Lenten Opportunities

Spin Cycle

My mom would quip how she didn’t know if she was coming or going from time to time. Her acknowledgment usually came during busy times when I wanted to start a new activity or had something I needed her to do.

My mom and dad were 43 when I came into the picture. They had already raised my two sisters and, I’m sure, at 55, would rather be winding down rather than trying to keep up with a 12-year-old. What I believe she was attempting to communicate was how busy she was with competing goals and priorities. At 12-years-old I didn’t know how life gets busy and sometimes we just want to stop.

The earth spins at about 1000 miles per hour (at the equator). We may not know it, but we are constantly spinning, spinning, spinning. I’ve heard people say, “Stop the world, I want to get off” not because of the earth’s constant spin, but because life can spin out of control.

The earth’s constant motion isn’t what gets to us, it’s all the motion in our lives. Regardless of our desire to “stop the world”, it won’t happen. The earth will keep spinning (which is a very good thing) and so do our lives. Even those times when we believe our life will slow down, it doesn’t. Sometimes our lives spin even faster.

Lent As An Opportunity

We are already busy, so what does it mean to add something like Lent into the mix?

Instead of viewing Lent as “one more thing”, what if we see Lent as an opportunity to “stop the world”? Well, not exactly “stop the world” but at least slow it down somewhat. The world will keep spinning, but our lives don’t need to. Lent can be an opportunity when we choose to slow down our spinning lives.

The WHAT of Lent

Historically, Lent has been a time of intentional prayer and self-denial. Over forty days we are reminded of Jesus’ forty days in the wilderness (see Luke 4). During that time, Jesus fasted, prayed, and combated the devil. The focus on self-denial and prayer helps us connect with Jesus’ time in the wilderness as he prepared for God’s mission.

Our forty days of Lent (which doesn’t include Sundays) started on Feb. 26th with Ash Wednesday and lasts until the Saturday before Easter. What you choose to do during these forty days can have a profound effect on your life and soul. Lent can empower us and prepare us for God’s purpose.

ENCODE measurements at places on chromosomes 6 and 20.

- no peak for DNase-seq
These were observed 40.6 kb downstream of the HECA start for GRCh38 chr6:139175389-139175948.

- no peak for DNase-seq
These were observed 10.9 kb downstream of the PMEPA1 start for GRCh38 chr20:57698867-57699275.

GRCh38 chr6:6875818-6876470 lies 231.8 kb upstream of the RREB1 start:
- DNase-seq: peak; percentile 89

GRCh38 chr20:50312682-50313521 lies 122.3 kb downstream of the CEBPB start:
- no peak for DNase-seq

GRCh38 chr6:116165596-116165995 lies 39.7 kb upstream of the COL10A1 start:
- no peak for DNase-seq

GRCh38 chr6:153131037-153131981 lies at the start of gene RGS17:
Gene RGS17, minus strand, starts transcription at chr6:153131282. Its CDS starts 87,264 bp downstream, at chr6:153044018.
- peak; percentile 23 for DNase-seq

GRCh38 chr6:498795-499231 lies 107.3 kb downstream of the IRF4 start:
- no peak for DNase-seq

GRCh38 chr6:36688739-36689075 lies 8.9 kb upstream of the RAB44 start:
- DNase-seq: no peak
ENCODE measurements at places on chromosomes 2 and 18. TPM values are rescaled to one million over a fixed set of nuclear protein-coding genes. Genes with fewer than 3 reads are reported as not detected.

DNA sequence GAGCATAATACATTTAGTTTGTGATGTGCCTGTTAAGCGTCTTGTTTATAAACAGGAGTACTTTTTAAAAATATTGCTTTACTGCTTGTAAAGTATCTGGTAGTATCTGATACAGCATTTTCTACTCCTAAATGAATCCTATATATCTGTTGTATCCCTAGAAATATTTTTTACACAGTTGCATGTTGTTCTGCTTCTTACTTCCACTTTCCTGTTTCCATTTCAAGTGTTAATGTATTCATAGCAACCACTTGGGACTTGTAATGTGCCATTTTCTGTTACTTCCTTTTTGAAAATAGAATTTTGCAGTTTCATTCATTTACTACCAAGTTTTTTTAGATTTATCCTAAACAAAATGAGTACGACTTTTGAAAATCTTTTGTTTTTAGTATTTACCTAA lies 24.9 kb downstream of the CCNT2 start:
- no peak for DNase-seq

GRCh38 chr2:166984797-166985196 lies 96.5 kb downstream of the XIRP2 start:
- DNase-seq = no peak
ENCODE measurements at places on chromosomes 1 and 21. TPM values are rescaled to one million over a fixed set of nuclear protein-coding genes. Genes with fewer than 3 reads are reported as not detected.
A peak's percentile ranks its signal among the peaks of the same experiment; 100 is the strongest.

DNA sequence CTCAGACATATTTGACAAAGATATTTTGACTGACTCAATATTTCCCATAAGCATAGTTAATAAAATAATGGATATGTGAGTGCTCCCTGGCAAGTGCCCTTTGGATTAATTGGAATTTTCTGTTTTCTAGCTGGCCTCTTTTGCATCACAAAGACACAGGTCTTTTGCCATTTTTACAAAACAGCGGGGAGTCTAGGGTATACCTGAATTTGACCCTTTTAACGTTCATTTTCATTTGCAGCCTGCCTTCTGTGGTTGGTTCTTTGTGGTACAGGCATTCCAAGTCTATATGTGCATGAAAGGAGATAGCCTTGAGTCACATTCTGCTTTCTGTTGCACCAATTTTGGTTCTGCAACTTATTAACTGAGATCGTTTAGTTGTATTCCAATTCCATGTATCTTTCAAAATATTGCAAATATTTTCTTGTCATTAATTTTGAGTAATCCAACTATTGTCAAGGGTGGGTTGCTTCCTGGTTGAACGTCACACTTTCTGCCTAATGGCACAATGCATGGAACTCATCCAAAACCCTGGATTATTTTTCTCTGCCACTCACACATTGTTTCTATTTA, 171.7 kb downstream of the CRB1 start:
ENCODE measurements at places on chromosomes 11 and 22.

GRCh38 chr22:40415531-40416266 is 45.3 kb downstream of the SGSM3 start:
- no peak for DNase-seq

The HOW of Lent

Knowing the history and purpose of Lent can be helpful, but the power of Lent comes via intentional practices. Practices that draw us closer to Jesus, help us to love others, and have the potential to transform our lives empower us to follow Jesus. During the days of Lent, we find newness of life.

The power of Lent comes from our choice to enter into practices that create space for God. The faster our life spins, the easier it is to neglect God. Time for prayer, scripture, and other spiritual practices becomes limited and, at times, completely bypassed, forfeited for other pressing activities. When we decide to find time to draw near to God, we discover how he draws near to us.

The WHY of Lent

Why should we embrace our Lenten opportunity? Because we need Lent. We need to be reminded that life doesn’t consist of our lives spinning out of control. We need time to sit with Jesus in the desert of our soul. We need practices of self-denial and prayer. We need to be reminded that through Jesus’ self-denial and death, we have life abundantly. Lent also prepares us for the celebration of Resurrection.

Invitation to a Holy Lent

The word “holy” means to be set apart. In order to have a Holy Lent, we set it apart. If we want to experience the power of Lent, it must look different than our ordinary days.

How can we set Lent apart? Here are some ideas:

“Giving up” something for Lent is a popular Lenten practice. Whether a favorite treat, time watching TV, or some other item or activity, when we say “no” to ourselves we enter into self-denial.

Fasting a meal or a day (or longer) connects us to Jesus’ fasting in the wilderness.